Metabolic activities in dormant seeds are weak or silenced until seed imbibition occurs to broke dormancy and began seed germination . Once the germination was activated, seed stored reserves including starch, sucrose, proteins, and lipids are mobilized during the transition to enable seedling establishment, and starch and sucrose metabolism likely happened in the early stages during quinoa seed germination to provide nutrient and energy (Fig. 2A). In order to identify important genes functioning in promoting seed germinating, we searched the major components in starch and sucrose metabolism pathway (Fig. 3A). Genes annotated as CqAMY1 and CqBAM3 encoding alpha- and beta-amylase respectively were identified and showed significantly increasing after seed germinating, indicating their roles in leading starch converse to glucose and maltose respectively (Fig. 3B, Table S3). Three invertase candidates that degraded sucrose to glucose and fructose displayed similar pattern, and the up-regulated transcript level of CqSUTs encoding sucrose-proton symporter suggesting that exportation of sucrose is also activated in the beginning of seed germination, since sucrose is participating in other process and function in the normal energy provision (Fig. 3B, Table S3). The increase of transcript levels of CqBAM3 (AUR62007199), CqINVB (AUR62041914), CqFRK4 (AUR62023862), and CqSUT1 (AUR62004667) were further verified by qRT-PCR assay (Fig. 3C). Consistent with expression data, starch content decreased gradually during germination, and sucrose content changed rapidly, used for energy provision in time (Fig. 3D). Glucose and fructose content were significantly enhanced at the imbibed seeds, glucose-6-phosphate and fructose-6-phosphate content were continues increased during quinoa germination, used for glycolysis and tricarboxylic acid (TCA) cycle metabolism (Fig. 3D). The result demonstrated that starch and sucrose metabolism provided the main energy at the very early stages during quinoa seed germination.
Remodeling and modification of cell walls are important during seed germination
To further study the molecular dynamics occurring during quinoa seed germination, Gene ontology (GO) analysis was conducted, and cell-wall remodeling and modification associating processes were enriched in the intervals of dry seeds versus seeds imbibition (Fig S4). Within this GO analysis, cell wall remodeling associated processes including “glucan metabolic process” and “cellular glucan metabolic process” in biological process group, together with “xyloglucan-xyloglucosyl transferase activity” and “transferase activity” in molecular function group, as well as “cell wall” in cellular components group were significantly enriched (Fig S4). Plant cell walls are composed of complex matrices including cellulose, glucans, hemicelluloses and pectins, which provide the mechanical properties of cell and tissue . Besides, the primary walls controls cell growth and contributes to the energy metabolism for its high carbon fixation, so the cell-wall recycling by degradation, reorganization, and modification is important during fast growth phase such as seed germination .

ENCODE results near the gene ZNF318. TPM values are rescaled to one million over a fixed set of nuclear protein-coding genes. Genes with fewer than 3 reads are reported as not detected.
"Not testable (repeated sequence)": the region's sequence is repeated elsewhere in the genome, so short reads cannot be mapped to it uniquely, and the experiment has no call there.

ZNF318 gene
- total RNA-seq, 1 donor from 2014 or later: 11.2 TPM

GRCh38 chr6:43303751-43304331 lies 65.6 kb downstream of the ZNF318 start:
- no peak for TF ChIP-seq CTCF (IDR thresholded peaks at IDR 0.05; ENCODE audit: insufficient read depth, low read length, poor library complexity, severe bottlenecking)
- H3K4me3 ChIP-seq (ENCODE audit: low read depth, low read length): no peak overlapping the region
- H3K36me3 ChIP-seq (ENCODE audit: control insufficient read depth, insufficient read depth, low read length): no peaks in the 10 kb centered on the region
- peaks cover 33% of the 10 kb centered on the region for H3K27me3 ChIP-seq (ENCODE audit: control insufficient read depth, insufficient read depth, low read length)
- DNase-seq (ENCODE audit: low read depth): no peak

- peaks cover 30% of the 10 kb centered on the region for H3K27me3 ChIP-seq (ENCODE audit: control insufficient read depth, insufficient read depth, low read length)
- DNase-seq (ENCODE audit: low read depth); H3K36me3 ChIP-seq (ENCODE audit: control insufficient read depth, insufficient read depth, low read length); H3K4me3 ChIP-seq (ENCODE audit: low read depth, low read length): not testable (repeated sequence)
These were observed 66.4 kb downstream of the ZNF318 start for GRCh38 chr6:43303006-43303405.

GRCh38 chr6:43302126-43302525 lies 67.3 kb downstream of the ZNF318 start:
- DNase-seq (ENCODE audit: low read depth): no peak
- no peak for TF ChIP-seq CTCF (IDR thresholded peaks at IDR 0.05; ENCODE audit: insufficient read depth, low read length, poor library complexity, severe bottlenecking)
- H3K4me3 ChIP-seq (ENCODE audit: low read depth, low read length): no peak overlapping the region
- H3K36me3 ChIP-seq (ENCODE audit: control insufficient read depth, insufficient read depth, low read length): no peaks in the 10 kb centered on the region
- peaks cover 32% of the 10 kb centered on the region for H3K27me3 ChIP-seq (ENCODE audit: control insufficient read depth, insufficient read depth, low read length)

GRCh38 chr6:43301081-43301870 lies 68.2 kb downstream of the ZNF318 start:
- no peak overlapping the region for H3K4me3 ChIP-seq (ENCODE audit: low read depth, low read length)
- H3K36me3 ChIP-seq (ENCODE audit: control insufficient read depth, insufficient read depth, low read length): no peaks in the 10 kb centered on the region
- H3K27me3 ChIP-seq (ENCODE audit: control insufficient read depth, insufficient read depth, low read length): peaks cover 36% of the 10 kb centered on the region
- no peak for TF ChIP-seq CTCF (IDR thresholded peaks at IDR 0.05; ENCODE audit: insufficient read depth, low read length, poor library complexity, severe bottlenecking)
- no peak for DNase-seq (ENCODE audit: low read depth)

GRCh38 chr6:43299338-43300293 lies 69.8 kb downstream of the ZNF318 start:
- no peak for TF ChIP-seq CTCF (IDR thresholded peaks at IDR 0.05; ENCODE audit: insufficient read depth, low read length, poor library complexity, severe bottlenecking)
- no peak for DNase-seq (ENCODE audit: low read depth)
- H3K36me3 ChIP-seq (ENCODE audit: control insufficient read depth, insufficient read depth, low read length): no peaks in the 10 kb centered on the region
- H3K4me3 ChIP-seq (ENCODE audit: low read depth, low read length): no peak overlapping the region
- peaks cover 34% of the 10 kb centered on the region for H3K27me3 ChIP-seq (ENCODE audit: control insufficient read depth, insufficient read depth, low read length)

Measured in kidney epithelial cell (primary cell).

In order to better verify the molecular regulation of cell-wall remodeling during quinoa seed germination, we examined the DEGs involved in the multiple processes including genes functioning in degradation of primary cell wall. DEGs annotated as CqFUC95A encoding α-fucosidase and CqBGAL encoding β-galactosidase are significantly up-regulated right after seed imbibition, which has been characterized as xyloglucans degradation associating enzymes in arabidopsis (Fig. 4A, Table S3). Another cluster of DEGs related to pectin degradation shows similar pattern during this transition, including genes encoding pectin methylesterase (PME), pectin methylesterase inhibiter (PMEI) and pectin lyase (PEL) (Fig. 4A, Table S3). Besides, genes associated with cellular xyloglucan metabolic such as xyloglucan hydrolase, xyloglucan endotransglycosylase, and xyloglucan:xyloglucosyl transferase were highly expressed within the intervals of radicle emergence, which catalyze the remodeling and mobilization of xyloglucan chains in hemicellulose, weaken cellulose microfibrils, promote radical protrusion (Fig. 4A, Table S3) . Genes encoding UDP-glycosyltransferases (CqUGTs), catalyzed the formation of glycosidic bonds by using nucleotide sugars as monosaccharide donor, promoting the synthesis of cell wall polysaccharides, was also significantly enriched within the intervals of radicle emergence (Fig. 4A, Table S3) . These result from global transcriptomic aspect demonstrated cell-wall remodeling processes are significantly active, contributing to the rapid transition of early seed germination.
According to further confirm to transcriptomic analysis associating with cell-wall remodeling, four related genes including CqPMEI (AUR62041471), CqUGT85A2 (AUR62027785), CqXTH8 (AUR62012652) and CqXTH23 (AUR62018298) were chosen for qRT-PCR verification, which showed significantly up-regulated at the imbibed seeds (Fig. 4B). Consistent with expression data, our metabolic profiling analysis showed cell wall sugars are increased during seed germination, such as fucose, galactose and xylose (Fig. 4C). The dynamic change of these metabolites suggested that activation of cell-wall remodeling pathway not only speeds the construction of cell wall but also participates in metabolic recycling associating with energy metabolism and multiple primary and secondary metabolism (Fig S1B).